Blight refers to a specific symptom affecting plants in response to infection by a pathogenic organism. It is simply a rapid and complete chlorosis, browning, then death of plant tissues such as leaves, branches, twigs, or floral organs. Accordingly, many diseases that primarily exhibit this symptom are called blights. Several notable examples are:
- Late blight of potato, caused by the water mold Phytophthora infestans (Mont.) de Bary, the disease which led to the Great Irish Famine
- Southern corn leaf blight, caused by the fungus Cochliobolus heterostrophus (Drechs.) Drechs, anamorph Bipolaris maydis (Nisikado & Miyake) Shoemaker, incited a severe loss of corn in the United States in 1970.
- Chestnut blight, caused by the fungus Cryphonectria parasitica (Murrill) Barr, has nearly completely eradicated mature American chestnuts in North America.
- Fire blight of pome fruits, caused by the bacterium Erwinia amylovora (Burrill) Winslow et al., is the most severe disease of pear and also is found in apple and raspberry, among others.
- Bacterial leaf blight of rice, caused by the bacterium Xanthomonas oryzae (Uyeda & Ishiyama) Dowson.
- Early blight of potato and tomato, caused by species of the ubiquitous fungal genus Alternaria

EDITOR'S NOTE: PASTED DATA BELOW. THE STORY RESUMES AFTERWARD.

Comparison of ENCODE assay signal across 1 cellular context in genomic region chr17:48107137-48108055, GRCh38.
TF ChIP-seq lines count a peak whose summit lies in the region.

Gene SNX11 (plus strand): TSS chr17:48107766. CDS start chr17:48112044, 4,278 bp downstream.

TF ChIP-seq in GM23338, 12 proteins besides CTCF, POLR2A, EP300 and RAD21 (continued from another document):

- Leaf blight of the grasses
On leaf tissue, symptoms of blight are the initial appearance of lesions which rapidly engulf surrounding tissue. However, leaf spot may, in advanced stages, expand to kill entire areas of leaf tissue and thus exhibit blight symptoms.
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Famous quotes containing the word blight:
“It is the blight man was born for,”
—Gerard Manley Hopkins (18441889)
“We are naïve and moralistic women. We are human beings. Who find politics a blight upon the human condition. And do not know how one copes with it except through politics.”
—Kate Millett (b. 1934)
“Some say that happiness is not good for mortals, & they ought to be answered that sorrow is not fit for immortals & is utterly useless to any one; a blight never does good to a tree, & if a blight kill not a tree but it still bear fruit, let none say that the fruit was in consequence of the blight.”
—William Blake (17571827)